The golden age of farming is gone, farmers have to either diversify e.g. like these chaps http://hillstownfarmshop.com/ or sell up to more efficient agri-corps.

    When I lived in Australia I noticed how many farms had alternative side businesses.

    A farmer in Victoria told me that anyone with 500acres or less had to have another side business or a part time job.

    I know the farming mindset very well (believe it or not) and aside from all the commendable attributes of rural character there is nonetheless a tremendous resistance to change and reluctance to listen to unpalatable truths.

    I’ve been suggesting farm breweries, free range hogs, biodigesters, cottage rental et all till I’m blue in the face always to be met with that scowl of “ach! they’re just fads” whereas from what I can see the biggest ‘fad’ of all was being able to make decent money from a small farm, that fad lasted for maybe a generation or two and is now gone, so other ‘fads’ must take its place.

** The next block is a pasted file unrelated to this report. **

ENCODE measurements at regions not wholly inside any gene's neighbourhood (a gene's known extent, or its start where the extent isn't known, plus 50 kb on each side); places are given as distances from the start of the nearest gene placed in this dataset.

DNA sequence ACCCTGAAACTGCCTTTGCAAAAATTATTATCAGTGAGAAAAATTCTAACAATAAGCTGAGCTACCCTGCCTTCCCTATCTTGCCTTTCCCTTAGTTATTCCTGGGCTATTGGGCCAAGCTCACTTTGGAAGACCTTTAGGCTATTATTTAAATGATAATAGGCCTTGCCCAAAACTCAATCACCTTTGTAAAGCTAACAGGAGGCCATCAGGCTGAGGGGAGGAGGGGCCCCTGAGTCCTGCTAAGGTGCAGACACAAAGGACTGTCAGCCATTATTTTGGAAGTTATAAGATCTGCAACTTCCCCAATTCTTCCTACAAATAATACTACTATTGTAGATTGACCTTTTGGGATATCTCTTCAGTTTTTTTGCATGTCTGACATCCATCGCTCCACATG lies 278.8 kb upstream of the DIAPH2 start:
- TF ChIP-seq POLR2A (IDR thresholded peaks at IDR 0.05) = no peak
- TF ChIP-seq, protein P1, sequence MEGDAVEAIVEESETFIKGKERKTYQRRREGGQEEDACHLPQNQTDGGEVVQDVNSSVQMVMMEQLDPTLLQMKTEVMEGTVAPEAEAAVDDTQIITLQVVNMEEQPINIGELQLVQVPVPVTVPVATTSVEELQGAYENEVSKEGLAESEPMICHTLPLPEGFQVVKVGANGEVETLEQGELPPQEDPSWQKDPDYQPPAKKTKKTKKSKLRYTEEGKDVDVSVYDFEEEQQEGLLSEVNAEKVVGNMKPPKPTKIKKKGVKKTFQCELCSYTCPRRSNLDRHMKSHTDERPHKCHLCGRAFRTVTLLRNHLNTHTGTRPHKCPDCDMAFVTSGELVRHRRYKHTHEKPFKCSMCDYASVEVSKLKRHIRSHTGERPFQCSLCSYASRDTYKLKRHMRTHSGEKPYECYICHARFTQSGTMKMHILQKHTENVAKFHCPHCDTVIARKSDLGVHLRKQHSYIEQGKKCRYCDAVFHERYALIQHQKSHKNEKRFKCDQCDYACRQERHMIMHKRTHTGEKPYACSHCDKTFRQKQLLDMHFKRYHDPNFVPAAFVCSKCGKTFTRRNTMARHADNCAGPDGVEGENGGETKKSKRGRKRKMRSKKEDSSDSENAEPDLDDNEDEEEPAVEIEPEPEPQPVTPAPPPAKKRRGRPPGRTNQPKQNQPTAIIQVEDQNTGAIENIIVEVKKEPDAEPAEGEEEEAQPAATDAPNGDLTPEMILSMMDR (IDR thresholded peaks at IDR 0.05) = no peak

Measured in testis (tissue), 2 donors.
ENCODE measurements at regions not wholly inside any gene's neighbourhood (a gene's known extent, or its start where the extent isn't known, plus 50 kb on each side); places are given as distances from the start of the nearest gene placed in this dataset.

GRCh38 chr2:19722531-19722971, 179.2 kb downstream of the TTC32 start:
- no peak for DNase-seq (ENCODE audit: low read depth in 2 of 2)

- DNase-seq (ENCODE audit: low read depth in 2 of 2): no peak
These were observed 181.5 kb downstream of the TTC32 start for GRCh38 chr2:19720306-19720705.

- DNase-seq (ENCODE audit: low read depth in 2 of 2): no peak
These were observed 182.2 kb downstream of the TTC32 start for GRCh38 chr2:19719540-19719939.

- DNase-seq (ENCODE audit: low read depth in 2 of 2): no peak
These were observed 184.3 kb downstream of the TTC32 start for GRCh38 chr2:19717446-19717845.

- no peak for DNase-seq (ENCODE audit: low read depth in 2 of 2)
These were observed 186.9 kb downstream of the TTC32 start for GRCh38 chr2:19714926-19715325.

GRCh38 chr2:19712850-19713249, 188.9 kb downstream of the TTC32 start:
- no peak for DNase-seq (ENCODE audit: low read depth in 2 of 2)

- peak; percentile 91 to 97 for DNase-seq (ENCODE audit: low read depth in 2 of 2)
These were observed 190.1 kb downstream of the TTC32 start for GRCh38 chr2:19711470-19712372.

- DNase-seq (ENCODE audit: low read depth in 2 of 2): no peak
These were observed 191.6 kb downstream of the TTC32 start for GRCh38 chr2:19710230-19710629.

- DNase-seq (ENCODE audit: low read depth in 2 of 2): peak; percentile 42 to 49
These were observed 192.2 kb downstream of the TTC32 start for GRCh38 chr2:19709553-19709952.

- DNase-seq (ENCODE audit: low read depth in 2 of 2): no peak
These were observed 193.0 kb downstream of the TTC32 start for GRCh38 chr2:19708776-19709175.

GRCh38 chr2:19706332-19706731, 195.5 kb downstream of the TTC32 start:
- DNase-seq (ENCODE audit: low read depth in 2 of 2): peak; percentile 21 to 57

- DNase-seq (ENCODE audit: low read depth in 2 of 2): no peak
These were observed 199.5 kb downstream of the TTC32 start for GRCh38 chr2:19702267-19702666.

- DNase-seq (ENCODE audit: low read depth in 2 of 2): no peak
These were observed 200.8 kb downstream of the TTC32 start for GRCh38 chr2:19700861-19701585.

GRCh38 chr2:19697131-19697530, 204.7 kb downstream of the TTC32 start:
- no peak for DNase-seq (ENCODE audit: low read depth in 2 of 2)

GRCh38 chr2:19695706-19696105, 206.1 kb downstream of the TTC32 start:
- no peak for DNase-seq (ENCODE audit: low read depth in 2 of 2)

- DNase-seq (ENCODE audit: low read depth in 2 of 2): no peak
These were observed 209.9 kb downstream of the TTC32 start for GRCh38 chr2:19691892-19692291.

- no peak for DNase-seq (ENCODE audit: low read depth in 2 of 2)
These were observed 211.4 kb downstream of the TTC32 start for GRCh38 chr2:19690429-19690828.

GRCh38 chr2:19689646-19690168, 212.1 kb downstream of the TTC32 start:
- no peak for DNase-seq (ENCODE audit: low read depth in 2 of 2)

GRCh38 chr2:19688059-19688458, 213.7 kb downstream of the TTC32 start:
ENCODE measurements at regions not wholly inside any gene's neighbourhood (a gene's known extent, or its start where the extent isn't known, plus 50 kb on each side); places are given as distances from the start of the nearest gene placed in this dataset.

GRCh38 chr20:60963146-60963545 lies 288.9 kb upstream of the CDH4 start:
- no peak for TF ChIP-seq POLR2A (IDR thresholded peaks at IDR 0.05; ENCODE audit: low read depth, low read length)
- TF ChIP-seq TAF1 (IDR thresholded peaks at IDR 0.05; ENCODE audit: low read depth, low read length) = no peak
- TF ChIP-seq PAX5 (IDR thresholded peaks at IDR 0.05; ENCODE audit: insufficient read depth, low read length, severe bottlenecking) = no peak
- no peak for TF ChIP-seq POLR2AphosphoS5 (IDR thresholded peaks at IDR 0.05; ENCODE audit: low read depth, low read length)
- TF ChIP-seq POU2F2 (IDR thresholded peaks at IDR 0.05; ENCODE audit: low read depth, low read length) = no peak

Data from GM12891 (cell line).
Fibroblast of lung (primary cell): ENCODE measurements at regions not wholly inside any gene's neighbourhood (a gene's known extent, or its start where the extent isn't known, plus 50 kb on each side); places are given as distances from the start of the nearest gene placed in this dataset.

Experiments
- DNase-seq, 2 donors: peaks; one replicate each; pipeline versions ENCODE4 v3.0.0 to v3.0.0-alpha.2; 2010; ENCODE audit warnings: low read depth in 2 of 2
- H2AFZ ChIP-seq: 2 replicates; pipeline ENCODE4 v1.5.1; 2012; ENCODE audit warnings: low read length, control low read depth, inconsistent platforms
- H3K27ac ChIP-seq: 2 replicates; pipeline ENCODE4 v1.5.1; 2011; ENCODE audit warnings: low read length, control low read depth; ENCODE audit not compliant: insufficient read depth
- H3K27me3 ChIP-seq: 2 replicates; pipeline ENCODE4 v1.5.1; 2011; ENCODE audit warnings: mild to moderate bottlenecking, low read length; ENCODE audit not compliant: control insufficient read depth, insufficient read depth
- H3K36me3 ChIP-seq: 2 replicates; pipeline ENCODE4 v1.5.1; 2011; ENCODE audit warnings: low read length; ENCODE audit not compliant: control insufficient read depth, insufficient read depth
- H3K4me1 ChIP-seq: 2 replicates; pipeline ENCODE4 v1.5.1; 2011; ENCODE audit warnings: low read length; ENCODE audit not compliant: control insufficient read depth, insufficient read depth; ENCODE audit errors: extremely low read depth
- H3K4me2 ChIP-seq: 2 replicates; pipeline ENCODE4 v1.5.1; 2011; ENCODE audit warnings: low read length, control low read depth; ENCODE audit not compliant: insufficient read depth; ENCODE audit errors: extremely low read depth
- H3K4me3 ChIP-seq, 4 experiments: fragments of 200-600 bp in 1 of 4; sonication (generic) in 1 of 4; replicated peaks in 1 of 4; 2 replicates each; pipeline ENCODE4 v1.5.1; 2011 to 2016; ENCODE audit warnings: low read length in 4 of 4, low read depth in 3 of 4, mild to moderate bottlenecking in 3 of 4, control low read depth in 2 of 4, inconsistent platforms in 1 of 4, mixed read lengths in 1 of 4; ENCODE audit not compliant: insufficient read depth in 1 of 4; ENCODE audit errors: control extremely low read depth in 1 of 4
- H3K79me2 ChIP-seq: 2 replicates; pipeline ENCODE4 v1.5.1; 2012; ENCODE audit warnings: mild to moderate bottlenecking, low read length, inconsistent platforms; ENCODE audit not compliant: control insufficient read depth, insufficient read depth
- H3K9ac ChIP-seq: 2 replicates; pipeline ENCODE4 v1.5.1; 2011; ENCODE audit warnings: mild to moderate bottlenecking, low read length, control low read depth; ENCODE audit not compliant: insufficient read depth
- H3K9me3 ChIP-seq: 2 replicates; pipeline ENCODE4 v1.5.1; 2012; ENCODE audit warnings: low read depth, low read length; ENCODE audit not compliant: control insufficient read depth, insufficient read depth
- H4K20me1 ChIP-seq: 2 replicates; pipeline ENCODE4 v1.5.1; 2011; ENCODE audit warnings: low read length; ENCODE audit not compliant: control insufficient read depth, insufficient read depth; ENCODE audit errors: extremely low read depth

NI has great potential for agri-tourism.

    There are ways to help small farms but they have to want to be helped, cursing the supermarkets and finding new groups of people to blame for their lack of adaptability will get them nowhere.

  • On the fence!

    Both my son and daughter know the Hillstown people well, they run a good set up there.

    Also, although my own place is pretty small, I have long since diversified and no longer depend on it solely for my livelihood. I only mention that to clarify that I don’t hold a grudge against the system or such like.

    So the diversification thing I do get, but I can’t help but think that anyone with a decent farm, good size, efficiently run, should have produce prices that give them a decent standard of living just for being a decent farmer. Then again, maybe that is the case and all the money is wasted on the inefficient places, both large and small.

    I suppose that takes me back to the point of the whole set up urgently needing looked at properly.